HC Deb 07 May 1953 vol 515 cc567-9
47. Mr. Donnelly

asked the Prime Minister if he will make a statement regarding the allocation of responsibility for answering of Foreign Office Questions during the temporary absence of the Secretary of State.

The Prime Minister

Questions on foreign policy should be put down to the Foreign Secretary. During the regrettable absence of my right hon. Friend the Secretary of State, I have assumed charge of the Foreign Office. Whether I or the Minister of State or the Joint Undersecretary of State reply to a particular Question must depend on the circumstances. In each case we shall do our utmost to give the most convenient service to the House.

Mr. Donnelly

Before asking the right hon. Gentleman a supplementary question, may I express what, I think, is the universal opinion of the House, that we wish the Foreign Secretary a very speedy recovery and an early return to this Assembly of which he has been a member for so long?

With regard to these questions, does the right hon. Gentleman mind, so far as the Korean problem is concerned, if we put down Questions to him and they can then be deferred downwards if the matter is suitable? But may we assume at the beginning that the Korean truce talks are the personal responsibility of the right hon. Gentleman?

The Prime Minister

I am obliged to the right hon. Member for expressing what, I know, is the universal feeling of the House at the loss we have suffered by the temporary absence and severe illness —which he is recovering from—of my right hon. Friend the Foreign Secretary. Overwork played a large part, I think, in making his case more serious.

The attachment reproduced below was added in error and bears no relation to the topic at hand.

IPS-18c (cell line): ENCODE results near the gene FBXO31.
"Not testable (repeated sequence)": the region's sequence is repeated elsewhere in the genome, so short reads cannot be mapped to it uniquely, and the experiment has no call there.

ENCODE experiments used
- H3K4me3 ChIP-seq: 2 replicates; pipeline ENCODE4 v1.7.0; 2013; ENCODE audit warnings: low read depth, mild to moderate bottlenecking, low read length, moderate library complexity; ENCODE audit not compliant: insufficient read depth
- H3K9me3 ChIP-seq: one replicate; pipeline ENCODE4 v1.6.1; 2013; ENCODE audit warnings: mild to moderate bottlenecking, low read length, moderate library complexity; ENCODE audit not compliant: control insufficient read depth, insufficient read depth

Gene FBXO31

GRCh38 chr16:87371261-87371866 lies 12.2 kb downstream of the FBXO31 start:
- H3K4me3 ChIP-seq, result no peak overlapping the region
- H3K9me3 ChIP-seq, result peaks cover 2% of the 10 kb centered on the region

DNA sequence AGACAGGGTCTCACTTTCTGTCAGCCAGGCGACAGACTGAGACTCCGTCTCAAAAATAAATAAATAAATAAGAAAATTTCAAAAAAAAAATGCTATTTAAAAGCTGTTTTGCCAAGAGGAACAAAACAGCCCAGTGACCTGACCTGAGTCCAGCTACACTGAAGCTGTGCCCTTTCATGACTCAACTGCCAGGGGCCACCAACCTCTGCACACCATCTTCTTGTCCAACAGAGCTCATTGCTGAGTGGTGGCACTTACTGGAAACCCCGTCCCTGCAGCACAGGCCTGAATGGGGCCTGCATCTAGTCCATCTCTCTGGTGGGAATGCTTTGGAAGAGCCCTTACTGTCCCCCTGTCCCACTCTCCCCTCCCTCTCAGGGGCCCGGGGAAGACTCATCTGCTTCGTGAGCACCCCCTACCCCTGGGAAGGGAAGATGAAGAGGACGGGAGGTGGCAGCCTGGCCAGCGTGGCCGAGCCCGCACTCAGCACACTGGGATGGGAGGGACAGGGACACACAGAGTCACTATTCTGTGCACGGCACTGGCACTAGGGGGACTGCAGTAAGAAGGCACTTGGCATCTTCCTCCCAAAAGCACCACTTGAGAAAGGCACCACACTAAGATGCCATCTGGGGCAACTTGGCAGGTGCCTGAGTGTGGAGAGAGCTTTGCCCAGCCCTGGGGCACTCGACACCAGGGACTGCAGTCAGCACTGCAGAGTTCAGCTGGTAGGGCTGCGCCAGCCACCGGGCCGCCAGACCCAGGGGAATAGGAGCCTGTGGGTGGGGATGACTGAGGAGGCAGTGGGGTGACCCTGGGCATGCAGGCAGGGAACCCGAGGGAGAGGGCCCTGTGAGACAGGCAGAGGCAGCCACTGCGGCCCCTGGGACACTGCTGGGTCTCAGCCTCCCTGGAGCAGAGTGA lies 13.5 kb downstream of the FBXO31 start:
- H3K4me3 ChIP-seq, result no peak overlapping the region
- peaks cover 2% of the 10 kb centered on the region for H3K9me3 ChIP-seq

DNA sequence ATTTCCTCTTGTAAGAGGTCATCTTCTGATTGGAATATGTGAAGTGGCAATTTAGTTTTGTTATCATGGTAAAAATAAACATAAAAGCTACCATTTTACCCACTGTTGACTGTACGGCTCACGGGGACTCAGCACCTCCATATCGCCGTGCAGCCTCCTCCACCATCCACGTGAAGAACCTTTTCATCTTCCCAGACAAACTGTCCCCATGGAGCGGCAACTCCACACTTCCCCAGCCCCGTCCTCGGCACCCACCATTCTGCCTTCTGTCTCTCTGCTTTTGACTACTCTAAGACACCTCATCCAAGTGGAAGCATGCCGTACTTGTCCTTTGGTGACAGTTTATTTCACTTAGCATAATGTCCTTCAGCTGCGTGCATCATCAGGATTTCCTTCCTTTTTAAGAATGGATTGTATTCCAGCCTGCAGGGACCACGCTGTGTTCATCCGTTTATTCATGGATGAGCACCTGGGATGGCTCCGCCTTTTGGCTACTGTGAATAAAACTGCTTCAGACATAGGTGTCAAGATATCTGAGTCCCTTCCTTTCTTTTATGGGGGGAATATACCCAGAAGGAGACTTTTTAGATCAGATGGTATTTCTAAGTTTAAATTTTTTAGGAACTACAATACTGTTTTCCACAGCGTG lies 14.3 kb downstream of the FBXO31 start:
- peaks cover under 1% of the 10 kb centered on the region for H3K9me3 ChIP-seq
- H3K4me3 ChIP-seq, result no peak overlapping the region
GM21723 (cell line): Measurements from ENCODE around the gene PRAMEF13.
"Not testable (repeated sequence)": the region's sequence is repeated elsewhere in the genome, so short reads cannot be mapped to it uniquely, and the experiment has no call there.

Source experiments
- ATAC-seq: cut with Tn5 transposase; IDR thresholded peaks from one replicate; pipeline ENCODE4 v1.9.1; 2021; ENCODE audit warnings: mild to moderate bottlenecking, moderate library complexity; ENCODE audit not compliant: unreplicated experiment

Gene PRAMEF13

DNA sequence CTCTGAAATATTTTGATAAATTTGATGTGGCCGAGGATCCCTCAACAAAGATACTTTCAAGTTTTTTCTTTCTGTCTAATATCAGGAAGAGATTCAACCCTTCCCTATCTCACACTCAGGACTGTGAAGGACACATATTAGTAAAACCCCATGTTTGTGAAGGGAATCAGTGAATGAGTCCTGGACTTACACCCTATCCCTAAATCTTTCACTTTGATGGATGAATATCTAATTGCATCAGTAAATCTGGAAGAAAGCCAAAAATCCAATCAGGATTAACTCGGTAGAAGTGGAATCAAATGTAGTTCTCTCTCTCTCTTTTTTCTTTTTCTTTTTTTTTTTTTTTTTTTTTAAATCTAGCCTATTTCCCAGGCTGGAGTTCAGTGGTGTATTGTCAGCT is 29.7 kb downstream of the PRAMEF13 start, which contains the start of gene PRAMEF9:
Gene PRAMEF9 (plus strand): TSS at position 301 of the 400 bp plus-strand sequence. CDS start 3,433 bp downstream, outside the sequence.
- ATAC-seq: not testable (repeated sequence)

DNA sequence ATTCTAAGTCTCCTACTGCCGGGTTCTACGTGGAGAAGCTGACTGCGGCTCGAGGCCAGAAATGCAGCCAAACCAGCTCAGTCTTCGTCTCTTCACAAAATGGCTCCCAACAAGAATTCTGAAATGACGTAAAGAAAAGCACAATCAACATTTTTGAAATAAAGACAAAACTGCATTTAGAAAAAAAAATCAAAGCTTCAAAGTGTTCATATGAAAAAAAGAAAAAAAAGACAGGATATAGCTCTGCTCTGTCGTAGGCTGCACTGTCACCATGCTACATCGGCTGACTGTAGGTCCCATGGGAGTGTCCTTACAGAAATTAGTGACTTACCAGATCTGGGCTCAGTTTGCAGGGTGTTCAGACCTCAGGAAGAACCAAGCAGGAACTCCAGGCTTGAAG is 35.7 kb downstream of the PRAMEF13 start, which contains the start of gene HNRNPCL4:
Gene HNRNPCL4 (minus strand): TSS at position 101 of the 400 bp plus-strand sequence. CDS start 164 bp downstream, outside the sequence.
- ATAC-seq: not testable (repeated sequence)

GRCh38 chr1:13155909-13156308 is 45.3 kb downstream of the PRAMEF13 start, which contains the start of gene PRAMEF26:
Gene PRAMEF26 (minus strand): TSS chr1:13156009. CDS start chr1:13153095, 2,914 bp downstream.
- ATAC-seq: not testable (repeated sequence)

With regard to dividing up Questions, they are not divided upon the basis of importance. They always are put to the Foreign Secretary and divided up according to what is found to be the most convenient arrangement for the Department and for the House. It might very often be that one of my right hon. Friends will answer all the Questions. But there are certain things I am particularly concerned with at the present time and I am anxious to deal with myself.

Mr. H. Morrison

We all associate ourselves with what my hon. Friend has said and with what the Prime Minister has said about the absence of the Foreign Secretary, and we all wish him well.

There is a practical problem which I do not expect the Prime Minister to answer at the moment, but perhaps he would give his attention to it; namely, that if the House could have, so to speak, some guiding principle in the classification of questions it would assist hon. Members in knowing whether it was possible to put Questions down to the Prime Minister or the Secretary of State. I do not ask for an answer now, because I appreciate the complications. But if the right hon. Gentleman could consider the classification of Questions and would give the House guidance at some early date it might be useful.

The Prime Minister

I accept personal responsibility for the allocation of Questions. We have all been through this— both parties have had the misfortune of having Foreign Ministers ill and having to make arrangements to carry on the business meanwhile. I take responsibility as to who answers Questions. They are not divided from the point of view of the most important ones being answered by me and the less important ones answered by my two highly competent colleagues.

Mrs. Castle

Would the right hon. Gentleman give instructions that where a Question is put down to him and transferred to the Minister of State for Foreign Affairs, or vice versa, the hon. Member who put down the Question which is so transferred is notified before it is answered?

The Prime Minister

Yes, provided that time allows.